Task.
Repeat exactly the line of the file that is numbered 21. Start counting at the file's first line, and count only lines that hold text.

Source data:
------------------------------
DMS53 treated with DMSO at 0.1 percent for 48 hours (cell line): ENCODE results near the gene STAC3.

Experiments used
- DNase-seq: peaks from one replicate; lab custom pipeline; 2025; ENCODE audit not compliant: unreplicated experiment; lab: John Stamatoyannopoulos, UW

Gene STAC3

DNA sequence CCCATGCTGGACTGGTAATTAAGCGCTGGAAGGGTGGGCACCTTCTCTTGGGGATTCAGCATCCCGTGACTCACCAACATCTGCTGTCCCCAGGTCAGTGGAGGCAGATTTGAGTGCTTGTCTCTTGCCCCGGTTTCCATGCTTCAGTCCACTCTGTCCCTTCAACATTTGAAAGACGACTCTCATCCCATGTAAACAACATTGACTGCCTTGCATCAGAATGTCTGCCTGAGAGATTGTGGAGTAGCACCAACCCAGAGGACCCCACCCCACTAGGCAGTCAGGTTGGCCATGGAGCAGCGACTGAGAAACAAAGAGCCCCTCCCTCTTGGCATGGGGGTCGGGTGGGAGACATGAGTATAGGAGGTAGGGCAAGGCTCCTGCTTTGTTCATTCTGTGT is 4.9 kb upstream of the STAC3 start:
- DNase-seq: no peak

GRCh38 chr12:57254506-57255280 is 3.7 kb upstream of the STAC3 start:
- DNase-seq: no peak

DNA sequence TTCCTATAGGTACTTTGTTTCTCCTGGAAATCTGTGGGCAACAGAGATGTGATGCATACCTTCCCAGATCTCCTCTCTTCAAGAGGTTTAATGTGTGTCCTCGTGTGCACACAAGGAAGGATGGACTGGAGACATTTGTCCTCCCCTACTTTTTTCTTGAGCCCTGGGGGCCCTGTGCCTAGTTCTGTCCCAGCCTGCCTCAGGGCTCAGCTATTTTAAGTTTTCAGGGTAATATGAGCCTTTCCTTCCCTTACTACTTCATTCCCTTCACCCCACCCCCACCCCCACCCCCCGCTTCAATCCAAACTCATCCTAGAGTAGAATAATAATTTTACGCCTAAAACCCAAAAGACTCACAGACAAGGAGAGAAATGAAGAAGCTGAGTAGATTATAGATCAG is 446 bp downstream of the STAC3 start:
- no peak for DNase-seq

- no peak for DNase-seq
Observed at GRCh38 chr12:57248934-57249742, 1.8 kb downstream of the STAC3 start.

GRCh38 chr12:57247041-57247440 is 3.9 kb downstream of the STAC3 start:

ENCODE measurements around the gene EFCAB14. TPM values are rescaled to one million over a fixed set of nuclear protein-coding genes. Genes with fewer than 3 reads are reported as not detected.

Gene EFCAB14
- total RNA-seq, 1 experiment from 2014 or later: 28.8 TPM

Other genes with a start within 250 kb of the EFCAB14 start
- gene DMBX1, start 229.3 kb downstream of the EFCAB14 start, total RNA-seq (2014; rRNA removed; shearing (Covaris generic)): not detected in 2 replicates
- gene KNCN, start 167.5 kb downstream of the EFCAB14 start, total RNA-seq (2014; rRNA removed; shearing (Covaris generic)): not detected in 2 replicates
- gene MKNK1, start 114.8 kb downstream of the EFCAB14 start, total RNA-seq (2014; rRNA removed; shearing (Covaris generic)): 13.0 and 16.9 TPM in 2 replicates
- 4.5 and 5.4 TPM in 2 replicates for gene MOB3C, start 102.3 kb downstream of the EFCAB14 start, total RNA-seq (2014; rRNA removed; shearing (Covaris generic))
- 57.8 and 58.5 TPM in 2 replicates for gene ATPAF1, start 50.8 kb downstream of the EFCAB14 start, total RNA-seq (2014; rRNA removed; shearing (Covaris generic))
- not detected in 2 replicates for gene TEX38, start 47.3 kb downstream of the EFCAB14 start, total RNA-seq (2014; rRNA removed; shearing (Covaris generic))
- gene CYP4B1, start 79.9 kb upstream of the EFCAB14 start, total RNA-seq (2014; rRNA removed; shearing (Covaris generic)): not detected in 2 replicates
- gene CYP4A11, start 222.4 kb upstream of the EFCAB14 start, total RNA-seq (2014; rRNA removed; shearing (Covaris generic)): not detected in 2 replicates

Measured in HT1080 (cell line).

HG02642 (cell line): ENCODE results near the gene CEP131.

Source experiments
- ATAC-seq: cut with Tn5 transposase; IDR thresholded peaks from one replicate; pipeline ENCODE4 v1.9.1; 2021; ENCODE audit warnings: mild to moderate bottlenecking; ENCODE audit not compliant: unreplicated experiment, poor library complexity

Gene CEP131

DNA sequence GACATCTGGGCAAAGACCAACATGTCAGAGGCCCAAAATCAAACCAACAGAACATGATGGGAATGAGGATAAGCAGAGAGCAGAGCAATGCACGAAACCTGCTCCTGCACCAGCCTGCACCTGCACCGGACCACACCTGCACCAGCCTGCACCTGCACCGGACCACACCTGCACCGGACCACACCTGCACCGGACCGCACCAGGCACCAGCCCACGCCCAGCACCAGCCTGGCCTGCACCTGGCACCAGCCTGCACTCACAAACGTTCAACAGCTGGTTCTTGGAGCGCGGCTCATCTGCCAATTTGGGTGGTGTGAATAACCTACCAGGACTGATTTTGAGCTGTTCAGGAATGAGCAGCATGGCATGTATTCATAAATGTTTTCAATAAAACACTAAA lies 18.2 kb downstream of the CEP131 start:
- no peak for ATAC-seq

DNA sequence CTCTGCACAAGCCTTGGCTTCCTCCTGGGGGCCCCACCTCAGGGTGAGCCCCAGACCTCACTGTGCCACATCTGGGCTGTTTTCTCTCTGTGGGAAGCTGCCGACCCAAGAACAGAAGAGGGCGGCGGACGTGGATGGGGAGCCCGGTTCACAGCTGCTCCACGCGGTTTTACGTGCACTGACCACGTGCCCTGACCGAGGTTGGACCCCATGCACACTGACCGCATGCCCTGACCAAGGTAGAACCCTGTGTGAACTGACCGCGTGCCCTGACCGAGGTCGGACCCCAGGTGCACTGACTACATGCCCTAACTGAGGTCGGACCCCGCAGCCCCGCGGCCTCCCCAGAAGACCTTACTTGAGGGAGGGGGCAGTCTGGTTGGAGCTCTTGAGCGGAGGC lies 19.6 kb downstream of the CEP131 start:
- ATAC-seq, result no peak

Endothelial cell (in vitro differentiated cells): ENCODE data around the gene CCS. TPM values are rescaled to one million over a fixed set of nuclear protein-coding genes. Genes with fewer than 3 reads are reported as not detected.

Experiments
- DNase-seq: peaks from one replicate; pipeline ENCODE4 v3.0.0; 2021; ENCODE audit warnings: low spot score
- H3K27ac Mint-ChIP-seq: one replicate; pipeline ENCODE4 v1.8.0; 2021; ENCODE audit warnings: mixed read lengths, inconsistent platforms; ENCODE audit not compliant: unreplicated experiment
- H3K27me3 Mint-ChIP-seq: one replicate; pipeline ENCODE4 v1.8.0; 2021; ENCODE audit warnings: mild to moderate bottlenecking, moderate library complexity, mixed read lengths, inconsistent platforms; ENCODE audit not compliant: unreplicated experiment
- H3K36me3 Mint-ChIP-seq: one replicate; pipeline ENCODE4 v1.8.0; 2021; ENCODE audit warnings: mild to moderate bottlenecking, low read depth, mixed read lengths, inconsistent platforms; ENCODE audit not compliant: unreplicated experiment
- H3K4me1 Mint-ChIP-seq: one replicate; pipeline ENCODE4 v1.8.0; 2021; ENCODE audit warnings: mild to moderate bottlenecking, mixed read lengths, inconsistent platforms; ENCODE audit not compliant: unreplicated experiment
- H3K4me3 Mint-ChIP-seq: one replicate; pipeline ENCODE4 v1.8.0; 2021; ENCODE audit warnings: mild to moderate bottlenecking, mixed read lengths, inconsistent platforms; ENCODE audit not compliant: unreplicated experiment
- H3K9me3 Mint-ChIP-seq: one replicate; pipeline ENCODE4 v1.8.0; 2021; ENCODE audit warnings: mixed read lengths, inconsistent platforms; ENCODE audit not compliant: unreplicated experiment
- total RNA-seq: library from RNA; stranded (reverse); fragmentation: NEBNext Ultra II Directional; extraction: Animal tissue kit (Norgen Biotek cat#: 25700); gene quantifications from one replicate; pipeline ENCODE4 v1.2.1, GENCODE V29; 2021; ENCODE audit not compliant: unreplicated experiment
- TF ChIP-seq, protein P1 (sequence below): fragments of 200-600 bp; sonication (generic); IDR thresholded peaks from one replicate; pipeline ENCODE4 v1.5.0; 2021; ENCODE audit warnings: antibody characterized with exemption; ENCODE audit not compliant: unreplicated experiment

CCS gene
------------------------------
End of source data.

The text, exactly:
- 4.5 and 5.4 TPM in 2 replicates for gene MOB3C, start 102.3 kb downstream of the EFCAB14 start, total RNA-seq (2014; rRNA removed; shearing (Covaris generic))